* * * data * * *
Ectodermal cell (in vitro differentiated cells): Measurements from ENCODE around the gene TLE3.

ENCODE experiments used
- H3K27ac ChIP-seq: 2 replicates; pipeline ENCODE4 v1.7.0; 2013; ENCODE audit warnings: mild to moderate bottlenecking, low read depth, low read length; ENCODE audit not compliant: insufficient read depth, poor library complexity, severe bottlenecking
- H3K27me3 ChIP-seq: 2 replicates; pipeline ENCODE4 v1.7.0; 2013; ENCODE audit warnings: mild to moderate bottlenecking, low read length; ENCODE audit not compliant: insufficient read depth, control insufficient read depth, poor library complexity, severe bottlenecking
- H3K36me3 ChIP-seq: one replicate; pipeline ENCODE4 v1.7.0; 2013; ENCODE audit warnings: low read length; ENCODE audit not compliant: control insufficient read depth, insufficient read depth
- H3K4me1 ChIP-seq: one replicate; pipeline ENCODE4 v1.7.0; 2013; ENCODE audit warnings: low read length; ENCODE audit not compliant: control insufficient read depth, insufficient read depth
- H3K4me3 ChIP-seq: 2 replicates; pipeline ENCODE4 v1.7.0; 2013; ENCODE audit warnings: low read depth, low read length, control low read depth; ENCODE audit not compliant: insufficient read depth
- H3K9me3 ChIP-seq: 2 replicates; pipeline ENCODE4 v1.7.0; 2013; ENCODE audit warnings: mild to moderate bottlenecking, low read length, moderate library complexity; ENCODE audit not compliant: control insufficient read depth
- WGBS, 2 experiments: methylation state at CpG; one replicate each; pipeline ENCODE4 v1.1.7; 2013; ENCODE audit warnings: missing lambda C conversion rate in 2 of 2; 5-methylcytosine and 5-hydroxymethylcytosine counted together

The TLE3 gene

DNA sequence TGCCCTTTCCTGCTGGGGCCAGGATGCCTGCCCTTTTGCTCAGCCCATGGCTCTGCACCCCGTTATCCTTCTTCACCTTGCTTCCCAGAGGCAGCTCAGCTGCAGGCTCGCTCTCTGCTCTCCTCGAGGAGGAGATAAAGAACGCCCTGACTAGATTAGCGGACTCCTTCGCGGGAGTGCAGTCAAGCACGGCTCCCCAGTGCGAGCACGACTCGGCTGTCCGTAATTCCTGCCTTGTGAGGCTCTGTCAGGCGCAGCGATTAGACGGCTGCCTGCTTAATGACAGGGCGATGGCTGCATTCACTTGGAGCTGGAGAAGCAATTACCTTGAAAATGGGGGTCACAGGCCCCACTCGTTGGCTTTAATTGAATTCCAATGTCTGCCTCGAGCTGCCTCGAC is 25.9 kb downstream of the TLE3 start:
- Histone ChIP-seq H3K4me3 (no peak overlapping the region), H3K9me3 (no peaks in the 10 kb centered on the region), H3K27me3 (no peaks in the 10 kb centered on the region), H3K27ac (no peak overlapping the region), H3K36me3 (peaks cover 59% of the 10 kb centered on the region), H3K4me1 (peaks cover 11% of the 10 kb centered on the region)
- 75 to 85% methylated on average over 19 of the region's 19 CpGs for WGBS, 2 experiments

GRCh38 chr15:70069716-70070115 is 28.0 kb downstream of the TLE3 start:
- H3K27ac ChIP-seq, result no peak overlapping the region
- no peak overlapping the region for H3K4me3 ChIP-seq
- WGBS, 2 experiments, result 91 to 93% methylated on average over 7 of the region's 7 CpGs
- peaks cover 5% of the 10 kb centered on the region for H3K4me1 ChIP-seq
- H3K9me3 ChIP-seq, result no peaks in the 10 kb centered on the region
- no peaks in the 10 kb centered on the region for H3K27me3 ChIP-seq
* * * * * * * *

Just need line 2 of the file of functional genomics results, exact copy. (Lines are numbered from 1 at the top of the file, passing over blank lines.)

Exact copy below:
ENCODE experiments used